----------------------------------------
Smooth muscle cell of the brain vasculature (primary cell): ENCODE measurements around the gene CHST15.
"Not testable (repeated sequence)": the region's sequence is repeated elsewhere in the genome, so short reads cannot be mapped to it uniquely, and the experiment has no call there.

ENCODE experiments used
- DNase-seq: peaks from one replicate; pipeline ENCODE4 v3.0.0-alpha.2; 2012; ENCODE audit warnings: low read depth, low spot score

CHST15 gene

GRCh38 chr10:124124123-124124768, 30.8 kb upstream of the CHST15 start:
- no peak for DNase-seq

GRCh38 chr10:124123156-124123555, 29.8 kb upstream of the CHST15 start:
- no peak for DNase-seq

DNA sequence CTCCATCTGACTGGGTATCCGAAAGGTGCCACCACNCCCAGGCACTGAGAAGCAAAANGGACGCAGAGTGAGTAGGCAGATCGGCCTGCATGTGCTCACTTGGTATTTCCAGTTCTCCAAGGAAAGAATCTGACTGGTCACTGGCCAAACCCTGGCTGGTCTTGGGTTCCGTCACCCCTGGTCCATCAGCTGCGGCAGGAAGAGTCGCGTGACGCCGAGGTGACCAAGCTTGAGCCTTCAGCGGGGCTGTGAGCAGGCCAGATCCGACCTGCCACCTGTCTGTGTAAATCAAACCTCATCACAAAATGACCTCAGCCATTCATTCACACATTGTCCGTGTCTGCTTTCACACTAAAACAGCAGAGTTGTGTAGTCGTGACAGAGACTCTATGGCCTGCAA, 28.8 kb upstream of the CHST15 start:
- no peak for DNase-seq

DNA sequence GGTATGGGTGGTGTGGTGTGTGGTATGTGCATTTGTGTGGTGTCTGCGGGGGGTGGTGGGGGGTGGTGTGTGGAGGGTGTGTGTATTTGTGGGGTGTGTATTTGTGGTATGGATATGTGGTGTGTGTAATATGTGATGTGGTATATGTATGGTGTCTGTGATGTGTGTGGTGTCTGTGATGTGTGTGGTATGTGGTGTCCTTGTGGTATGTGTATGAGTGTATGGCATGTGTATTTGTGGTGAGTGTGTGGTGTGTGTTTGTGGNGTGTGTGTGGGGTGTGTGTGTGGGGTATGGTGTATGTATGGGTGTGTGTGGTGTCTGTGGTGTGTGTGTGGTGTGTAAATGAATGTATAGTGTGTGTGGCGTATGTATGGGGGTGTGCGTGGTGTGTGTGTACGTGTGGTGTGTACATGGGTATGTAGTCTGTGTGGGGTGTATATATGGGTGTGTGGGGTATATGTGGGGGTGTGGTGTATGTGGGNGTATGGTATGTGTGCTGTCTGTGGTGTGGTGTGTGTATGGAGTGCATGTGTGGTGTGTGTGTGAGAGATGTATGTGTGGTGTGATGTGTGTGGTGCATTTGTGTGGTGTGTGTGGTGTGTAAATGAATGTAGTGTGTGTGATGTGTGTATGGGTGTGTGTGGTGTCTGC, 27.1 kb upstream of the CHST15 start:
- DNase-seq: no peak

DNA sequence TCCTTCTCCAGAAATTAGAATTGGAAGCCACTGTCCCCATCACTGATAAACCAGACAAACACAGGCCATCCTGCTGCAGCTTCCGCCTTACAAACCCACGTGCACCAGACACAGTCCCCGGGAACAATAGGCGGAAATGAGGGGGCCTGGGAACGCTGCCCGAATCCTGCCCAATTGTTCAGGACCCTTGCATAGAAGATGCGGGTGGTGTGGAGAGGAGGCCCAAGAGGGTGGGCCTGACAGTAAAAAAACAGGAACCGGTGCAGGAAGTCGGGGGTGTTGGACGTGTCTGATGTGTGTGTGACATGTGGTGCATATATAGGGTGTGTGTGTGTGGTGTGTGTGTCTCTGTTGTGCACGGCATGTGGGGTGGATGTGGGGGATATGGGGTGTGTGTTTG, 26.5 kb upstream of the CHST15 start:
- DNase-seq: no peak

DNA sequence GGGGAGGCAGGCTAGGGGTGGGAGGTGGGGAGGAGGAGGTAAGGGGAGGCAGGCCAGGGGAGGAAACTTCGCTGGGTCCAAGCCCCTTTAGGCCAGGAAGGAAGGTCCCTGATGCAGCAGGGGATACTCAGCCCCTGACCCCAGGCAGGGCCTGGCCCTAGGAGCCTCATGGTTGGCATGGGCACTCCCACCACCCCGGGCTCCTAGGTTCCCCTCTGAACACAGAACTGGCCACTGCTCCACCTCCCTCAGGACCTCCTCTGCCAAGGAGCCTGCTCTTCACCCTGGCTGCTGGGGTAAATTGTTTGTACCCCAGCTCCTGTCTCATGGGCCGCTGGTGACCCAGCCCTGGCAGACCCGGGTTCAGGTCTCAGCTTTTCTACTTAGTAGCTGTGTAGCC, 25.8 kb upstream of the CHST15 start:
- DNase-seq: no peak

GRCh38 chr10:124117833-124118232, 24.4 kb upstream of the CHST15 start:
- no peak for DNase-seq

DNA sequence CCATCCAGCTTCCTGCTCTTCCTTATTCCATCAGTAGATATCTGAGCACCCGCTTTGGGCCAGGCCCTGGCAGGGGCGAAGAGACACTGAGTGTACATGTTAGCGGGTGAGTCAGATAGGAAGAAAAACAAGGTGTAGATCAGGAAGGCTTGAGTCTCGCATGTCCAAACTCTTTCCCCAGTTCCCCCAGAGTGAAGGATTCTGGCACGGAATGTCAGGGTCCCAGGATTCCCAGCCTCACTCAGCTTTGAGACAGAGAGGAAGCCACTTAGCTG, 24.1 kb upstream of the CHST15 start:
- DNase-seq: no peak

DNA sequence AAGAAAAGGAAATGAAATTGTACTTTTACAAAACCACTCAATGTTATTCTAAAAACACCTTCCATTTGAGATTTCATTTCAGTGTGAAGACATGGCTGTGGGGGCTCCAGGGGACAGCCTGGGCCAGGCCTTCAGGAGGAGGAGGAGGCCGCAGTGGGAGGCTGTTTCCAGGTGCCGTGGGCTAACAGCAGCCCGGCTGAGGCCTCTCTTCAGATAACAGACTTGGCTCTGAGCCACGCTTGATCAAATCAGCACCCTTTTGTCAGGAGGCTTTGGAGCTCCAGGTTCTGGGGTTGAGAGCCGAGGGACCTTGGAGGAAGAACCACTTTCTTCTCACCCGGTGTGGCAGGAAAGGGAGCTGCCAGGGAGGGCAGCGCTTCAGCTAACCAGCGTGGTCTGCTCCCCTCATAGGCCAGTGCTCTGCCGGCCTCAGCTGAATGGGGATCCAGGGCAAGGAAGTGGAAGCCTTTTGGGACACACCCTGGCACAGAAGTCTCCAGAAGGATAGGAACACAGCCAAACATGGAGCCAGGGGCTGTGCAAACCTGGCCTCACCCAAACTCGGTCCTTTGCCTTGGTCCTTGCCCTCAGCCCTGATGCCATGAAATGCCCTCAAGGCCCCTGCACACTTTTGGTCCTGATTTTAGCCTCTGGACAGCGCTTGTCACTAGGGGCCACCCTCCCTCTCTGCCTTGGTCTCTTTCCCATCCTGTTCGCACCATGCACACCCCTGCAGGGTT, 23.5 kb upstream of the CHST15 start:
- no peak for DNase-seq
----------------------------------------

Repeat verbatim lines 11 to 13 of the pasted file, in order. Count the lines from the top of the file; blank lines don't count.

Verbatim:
- no peak for DNase-seq

DNA sequence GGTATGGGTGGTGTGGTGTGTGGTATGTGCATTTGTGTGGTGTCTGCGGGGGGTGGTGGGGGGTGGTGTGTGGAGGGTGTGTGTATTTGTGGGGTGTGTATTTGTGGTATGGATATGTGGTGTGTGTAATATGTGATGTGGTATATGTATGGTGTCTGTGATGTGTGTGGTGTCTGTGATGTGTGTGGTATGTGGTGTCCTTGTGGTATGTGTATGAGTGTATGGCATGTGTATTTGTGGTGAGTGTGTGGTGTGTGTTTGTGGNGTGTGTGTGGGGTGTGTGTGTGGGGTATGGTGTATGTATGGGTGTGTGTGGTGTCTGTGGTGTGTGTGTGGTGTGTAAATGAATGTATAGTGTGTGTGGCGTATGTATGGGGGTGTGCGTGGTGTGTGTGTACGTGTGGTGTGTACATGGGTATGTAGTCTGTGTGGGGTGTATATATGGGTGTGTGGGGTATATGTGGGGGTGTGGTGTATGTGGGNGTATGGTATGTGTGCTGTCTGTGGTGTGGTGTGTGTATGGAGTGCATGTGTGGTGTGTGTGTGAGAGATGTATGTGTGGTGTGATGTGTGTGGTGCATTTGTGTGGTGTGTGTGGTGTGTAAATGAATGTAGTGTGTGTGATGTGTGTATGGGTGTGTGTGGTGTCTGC, 27.1 kb upstream of the CHST15 start:
- DNase-seq: no peak